I used to hate going to Narita Airport.
Although it’s considered to be Tokyo’s main international airport, it’s nowhere near Tokyo. Compared to Haneda Airport, which is just a mere 20 minutes away from the city center, it used to take a full hour to get from Narita to Tokyo Station.
Prior to July 2010, you had two main (railway) choices to get to Narita Airport: JR East’s Narita Express (NEX), and Keisei’s (old) Skyliner.
The time it took to get to the airport was about the same as their lines ran almost parallel to each other, and the price was only a couple hundred yen apart. When it came to choosing which one to ride, it was usually decided by which one would depart first.
Then, in July 2010 Keisei utilized an abandoned section of line, rebuilding new track while using pre-established lines. This provided a straightshot to the airport cutting the transport time nearly in half (depending on where you board/get off).
Not only is the Keisei Skyliner faster than the Narita Express, but it’s cheaper as well!
In Japan, the fare is determined by the distance travelled plus an express seating fee. Not only is the Skyliner faster than NEX, it’s also cheaper due to the shortened route.
Fares as of January 2012:
- Keisei Skyliner
- Narita Airport to Ueno Station: ¥2400
- Narita Express
- Narita Airport to Tokyo Station: ¥2940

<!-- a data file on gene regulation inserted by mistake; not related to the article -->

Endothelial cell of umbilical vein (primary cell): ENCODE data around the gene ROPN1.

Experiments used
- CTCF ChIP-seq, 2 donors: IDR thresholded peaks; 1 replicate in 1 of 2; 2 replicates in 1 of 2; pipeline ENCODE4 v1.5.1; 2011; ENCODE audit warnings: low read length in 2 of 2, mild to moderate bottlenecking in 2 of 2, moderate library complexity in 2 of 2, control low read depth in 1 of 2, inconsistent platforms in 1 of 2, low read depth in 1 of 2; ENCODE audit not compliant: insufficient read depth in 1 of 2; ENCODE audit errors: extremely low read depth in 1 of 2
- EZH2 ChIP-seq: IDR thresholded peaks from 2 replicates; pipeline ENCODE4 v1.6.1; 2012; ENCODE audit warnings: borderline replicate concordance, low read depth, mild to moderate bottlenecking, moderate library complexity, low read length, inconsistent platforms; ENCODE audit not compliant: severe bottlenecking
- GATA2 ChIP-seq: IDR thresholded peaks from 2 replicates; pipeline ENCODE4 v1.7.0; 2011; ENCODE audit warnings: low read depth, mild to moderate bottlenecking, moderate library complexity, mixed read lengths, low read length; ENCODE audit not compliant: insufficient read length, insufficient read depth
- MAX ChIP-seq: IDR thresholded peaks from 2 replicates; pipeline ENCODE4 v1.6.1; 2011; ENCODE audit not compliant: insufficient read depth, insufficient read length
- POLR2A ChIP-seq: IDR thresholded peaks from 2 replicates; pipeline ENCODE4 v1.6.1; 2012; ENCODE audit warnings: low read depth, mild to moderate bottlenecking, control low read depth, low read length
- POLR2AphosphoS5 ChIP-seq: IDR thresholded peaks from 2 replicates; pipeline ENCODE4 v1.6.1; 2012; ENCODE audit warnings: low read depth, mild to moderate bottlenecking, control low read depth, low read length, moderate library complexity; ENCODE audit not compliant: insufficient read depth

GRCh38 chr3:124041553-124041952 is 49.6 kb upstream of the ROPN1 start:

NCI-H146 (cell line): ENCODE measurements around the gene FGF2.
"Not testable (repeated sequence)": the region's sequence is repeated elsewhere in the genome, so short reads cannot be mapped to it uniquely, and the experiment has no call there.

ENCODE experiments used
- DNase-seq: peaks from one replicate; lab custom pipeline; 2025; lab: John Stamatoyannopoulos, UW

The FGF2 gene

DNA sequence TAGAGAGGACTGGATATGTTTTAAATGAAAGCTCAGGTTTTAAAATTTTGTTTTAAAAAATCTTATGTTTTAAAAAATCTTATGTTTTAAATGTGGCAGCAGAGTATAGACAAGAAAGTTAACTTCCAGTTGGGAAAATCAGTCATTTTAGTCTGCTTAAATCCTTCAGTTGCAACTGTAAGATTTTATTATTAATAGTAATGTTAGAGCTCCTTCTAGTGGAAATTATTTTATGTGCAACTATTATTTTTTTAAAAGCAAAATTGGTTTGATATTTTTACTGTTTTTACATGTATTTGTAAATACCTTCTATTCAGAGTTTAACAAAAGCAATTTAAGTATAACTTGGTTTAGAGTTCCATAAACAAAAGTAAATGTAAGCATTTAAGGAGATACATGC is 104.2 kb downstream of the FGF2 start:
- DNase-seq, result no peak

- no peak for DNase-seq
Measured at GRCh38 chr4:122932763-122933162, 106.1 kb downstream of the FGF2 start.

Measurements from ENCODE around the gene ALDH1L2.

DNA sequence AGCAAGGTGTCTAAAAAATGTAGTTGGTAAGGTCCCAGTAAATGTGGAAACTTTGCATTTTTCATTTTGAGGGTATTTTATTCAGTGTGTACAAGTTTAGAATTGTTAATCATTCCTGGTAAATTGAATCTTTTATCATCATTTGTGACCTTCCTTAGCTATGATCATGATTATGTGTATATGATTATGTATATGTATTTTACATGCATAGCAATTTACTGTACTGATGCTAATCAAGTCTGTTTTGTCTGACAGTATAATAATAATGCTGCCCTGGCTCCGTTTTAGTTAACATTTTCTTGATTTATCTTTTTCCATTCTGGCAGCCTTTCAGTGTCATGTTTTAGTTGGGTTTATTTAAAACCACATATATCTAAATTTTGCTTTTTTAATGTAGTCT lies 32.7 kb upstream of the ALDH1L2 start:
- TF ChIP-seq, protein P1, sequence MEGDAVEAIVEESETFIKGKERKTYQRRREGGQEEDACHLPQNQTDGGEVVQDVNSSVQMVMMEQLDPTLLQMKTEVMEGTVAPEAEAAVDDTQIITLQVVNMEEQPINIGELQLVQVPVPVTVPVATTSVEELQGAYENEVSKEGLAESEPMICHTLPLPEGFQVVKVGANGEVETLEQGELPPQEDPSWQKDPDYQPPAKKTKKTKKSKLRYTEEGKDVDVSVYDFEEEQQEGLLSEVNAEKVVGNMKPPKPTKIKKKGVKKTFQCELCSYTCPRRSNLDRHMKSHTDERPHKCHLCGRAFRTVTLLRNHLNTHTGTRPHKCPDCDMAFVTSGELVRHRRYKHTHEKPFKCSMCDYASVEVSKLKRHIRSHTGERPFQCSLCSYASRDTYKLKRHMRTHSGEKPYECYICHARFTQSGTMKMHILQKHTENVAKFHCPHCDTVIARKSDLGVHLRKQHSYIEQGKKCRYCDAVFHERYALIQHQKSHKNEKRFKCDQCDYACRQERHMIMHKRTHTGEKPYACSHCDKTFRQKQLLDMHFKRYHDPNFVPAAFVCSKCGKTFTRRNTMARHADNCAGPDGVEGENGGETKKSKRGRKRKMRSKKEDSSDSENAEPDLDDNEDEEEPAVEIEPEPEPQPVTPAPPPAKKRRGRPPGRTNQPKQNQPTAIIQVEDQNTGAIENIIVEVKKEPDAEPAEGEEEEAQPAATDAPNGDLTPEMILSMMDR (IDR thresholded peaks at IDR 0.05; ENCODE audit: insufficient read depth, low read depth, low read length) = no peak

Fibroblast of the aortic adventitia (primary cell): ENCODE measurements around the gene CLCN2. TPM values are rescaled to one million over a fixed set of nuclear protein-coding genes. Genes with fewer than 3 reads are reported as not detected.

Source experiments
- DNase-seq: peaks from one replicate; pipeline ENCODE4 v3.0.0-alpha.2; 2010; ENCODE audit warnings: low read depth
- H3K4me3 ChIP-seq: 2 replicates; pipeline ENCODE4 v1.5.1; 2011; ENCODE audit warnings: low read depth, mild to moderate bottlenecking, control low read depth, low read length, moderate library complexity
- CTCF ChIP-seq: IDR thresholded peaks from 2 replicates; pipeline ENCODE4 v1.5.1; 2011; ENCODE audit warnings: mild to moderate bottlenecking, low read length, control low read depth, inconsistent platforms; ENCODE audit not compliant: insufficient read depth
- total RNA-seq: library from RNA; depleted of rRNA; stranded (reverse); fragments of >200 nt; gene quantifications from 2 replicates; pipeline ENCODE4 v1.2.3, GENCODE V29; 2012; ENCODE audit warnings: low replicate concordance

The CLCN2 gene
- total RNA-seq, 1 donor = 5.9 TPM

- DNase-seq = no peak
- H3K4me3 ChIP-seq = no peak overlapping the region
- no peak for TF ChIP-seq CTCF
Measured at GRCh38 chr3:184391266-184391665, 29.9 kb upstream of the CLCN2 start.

But price and time aside, the Skyliner has become my preferred method to getting to the airport.
Along with the new route, Keisei also introduced a new train set to use, which is a design that stands out among the best of the best in the country.
Who ever designed the interior put a lot thought into what kind of services would be convenient for those travelling to and from the airport. For example, at the foot of each passenger, there are a total of 4 plug outlets; 2 in the front and 2 in the back. Plenty to recharge your phone, computer, Hello Kitty camera and whatever else.
The seats themselves are spacious and there are designated places at both ends of each car to put your luggage, no matter how large it is. Cameras have also been placed around the luggage area as a theft-prevention device.
My last piece of praise about the train has to be the view.
For first-timers coming to Japan, arrival into Narita Airport maybe a bit of a shock. Most of those coming in already have the misconception that they’ll be surrounded by the glow of Tokyo’s lights as soon as hitting the jetway.
But since you’re flying into Chiba Prefecture, not Tokyo, you’ll get a lot of farmland instead. However, the closer you get to Tokyo, you’ll see the vast rice patties dwindle down to backyard tomato gardens as Tokyo’s many skyscrapers and towers move into view to dominate the landscape.
It’s a nice transition to help you settle into the madness, which is Tokyo.
Upon arrival into Nippori or Ueno Station, it’ll give you a great view of Tokyo Sky Tree (opening to the public May 22nd!).
Other onboard services include a vending machine, HUGE bathrooms, onboard signage available in 4 languages.
AT LAST, I was able to make a video on a sunny day, so I give you Noseprint #3:
Although the Skyliner provides the quickest method to Tokyo, there’s a fleet of trains, buses, taxis, and even a helicopter to get you where you need to be. It all comes down to preference (or a deep wallet if going by heli. Only ¥280,000!!!).
Any questions or comments, feel free to leave them below and I’ll answer quickly.
Until the next journey!
Keisei Skyliner – (English) Official webpage of the Skyliner. Includes a timetable that can be downloaded in PDF format, and ticket information.
Narita Airport Access Information – (English) Has links for a variety of methods getting to and from the airport.